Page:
We all want to have great sex throughout our relationships, but how do you keep that burning flame alive? Sexologist Robin Millhausen shares her expert knowledge on the evolution of sex during a marriage.
The Honeymoon Phase: From Intense Flame to Slow Burn
Sometime between six and 30 months into a relationship, relationships shift from passionate, romantic love to a more companionate, intimate love otherwise known as a slow burning flame!
People may feel their relationship is flawed in some way but this is a natural progression — if we stayed in that intense, passionate love for much longer, it would distract us from other priorities such as work and family!
This phase is characterized by intimacy, connection, improved communication - and less danger, mystery and excitement.
Make a commitment to try new things sexually. Whereas before you worked on instinct, this new phase can be a beautiful time to bring your desires, fantasies, and sexual creativity to the next level.
Babies in the House: Nap Time is Your Friend!
This is the lowest point in a sexual and romantic relationship, so be aware and don't be so hard on yourselves. When you first have a baby (or babies) you are on a high from the new lives you've created, you feel close and connected. Over time, however, the exhaustion and competing demands of work and family overwhelm even the strongest couple.
Before, it was just the two of you — you could find privacy and time for intimacy any time you wanted. You knew if you didn't have sex today, you could have it the next day or the day after that. But now you have a third (or fourth or fifth) person to consider and their needs take precedence.
Take opportunities when they come! Let the chores wait, prioritize the rare opportunities to connect. You don't know when the next one will arise. Open communication at this stage is key — you must communicate to your partner that you still value them, are attracted to them, desire them, even if you don't seem to have the time or energy to connect sexually.
Teens in The House: Re-establish Privacy
All of a sudden your kids know what sex is, and what you might be doing behind closed doors! This leads to a new shyness and embarrassment in couples. As well, parenting adolescents is stressful — a time often characterized by conflict between couples.
Find a way to get privacy! Capitalize on evenings when your teenagers are out or away overnight, or rent a hotel room over lunch!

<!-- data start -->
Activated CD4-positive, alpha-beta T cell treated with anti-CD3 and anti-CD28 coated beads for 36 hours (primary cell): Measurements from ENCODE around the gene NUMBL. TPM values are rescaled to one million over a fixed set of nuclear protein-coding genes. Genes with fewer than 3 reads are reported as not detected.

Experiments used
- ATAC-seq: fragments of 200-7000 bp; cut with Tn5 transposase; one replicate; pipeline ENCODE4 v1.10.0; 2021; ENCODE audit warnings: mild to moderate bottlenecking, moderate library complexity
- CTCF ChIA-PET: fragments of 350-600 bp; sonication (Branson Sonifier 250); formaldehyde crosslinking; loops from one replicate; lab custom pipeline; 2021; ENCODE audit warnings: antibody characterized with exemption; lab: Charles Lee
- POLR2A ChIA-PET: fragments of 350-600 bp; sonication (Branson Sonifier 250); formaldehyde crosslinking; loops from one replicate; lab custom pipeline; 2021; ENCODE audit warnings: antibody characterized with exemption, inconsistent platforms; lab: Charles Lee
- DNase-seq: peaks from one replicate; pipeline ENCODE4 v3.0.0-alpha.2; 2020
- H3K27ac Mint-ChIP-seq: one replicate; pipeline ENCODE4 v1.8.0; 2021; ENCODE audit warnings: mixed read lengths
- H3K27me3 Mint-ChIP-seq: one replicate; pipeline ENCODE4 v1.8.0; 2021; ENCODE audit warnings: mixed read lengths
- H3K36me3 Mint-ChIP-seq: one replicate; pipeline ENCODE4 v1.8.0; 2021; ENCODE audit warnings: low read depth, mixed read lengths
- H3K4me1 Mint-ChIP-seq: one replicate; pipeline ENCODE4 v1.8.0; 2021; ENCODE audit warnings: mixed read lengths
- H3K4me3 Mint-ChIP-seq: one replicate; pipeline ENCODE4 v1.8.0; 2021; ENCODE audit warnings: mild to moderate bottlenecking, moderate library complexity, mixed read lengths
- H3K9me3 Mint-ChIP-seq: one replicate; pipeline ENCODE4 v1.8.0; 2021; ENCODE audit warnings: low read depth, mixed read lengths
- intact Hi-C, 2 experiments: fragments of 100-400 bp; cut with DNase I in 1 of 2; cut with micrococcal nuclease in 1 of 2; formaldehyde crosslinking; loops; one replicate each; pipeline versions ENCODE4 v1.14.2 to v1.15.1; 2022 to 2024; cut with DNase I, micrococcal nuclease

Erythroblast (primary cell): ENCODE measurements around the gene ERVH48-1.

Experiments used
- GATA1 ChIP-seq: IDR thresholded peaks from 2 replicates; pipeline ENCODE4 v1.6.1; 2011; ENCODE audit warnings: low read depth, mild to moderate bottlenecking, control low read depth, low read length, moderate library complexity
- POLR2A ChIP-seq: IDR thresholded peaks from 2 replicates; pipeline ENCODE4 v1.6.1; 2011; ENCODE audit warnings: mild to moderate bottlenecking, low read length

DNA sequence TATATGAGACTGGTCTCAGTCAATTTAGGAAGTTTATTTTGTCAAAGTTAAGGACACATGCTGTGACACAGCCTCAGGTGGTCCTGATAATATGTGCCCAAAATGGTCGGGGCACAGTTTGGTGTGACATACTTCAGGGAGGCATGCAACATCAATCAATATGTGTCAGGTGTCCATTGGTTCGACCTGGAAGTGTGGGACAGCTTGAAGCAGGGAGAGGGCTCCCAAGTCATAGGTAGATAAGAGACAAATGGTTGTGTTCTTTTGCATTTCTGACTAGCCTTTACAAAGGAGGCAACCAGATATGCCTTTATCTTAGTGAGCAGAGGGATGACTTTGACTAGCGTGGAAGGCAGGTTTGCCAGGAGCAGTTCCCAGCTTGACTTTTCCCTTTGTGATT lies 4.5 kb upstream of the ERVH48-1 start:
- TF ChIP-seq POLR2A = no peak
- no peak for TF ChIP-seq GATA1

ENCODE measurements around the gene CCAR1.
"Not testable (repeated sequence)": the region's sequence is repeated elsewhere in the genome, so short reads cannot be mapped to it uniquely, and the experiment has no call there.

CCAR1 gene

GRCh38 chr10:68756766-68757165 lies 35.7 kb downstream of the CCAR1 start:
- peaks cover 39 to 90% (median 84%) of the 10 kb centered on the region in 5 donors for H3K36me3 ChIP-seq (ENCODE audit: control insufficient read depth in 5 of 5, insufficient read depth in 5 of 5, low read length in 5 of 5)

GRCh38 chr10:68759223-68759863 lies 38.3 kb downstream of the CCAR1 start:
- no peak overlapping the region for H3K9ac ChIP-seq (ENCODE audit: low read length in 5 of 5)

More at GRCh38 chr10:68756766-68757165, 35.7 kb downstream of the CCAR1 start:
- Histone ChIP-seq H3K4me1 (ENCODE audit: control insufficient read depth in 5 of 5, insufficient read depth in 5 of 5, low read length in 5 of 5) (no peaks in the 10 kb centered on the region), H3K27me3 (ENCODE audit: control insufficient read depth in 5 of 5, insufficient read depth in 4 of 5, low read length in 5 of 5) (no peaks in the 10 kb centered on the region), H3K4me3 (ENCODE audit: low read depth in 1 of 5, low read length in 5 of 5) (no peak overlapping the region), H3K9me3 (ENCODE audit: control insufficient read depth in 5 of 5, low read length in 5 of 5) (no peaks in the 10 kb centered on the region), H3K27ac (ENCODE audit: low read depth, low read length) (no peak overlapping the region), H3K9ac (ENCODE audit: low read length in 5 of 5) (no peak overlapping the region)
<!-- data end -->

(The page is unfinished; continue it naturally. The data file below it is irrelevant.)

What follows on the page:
Your children are finally vacating the home — off to college, university, or the world of work. All of a sudden, people that have been the central focus of your life are gone — and it's just the two of you! Before you were too busy to focus on each other, now you have nothing but time alone.
Beware: this may be challenging. Many divorces happen around this time as couples realize they have little in common once the children are out of the picture (evidence for why you should have made the effort to stay connected all along!). This is also the age when menopause and prostate health issues can start to interfere with even the h.ealthiest sexual relationships. While keeping on top of your physical health and wellbeing is key to a healthy sex life, so is sharing your plans for the next phase of your life.
Reopen the lines of communication — what do each of you want out of life? Are you happy in your careers? Are there places you've always wanted to travel? By connecting together in a nonsexual way, sharing adventures and dreams, you can fall in love all over again.
The Golden Years
If you are in a relationship with a partner in relatively good physical health, these years truly can be golden. In heterosexual couples, finally the sexual response cycles come into alignment. Men take longer to get erections, to ejaculate.
Even if you are experiencing physical challenges, you can meet them with creativity. Take more time, use more lubricant, explore and pamper each other. Switch from a focus on penetrative sex to one which eroticizes the whole body.